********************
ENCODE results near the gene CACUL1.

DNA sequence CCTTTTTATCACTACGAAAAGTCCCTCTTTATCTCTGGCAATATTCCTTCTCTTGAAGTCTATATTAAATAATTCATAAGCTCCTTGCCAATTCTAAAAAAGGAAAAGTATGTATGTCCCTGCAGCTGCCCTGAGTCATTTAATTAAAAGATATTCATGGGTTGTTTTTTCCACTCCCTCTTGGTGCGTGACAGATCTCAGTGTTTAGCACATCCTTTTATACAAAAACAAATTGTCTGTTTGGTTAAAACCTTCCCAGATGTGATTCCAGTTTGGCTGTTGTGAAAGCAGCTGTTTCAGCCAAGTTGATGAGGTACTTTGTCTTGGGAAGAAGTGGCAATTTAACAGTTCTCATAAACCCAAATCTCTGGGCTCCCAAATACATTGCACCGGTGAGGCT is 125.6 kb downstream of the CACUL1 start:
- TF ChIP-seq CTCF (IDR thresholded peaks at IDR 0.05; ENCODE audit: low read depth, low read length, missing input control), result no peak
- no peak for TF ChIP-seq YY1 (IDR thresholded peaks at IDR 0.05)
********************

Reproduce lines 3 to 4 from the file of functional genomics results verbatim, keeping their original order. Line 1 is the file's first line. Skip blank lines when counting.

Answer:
- TF ChIP-seq CTCF (IDR thresholded peaks at IDR 0.05; ENCODE audit: low read depth, low read length, missing input control), result no peak
- no peak for TF ChIP-seq YY1 (IDR thresholded peaks at IDR 0.05)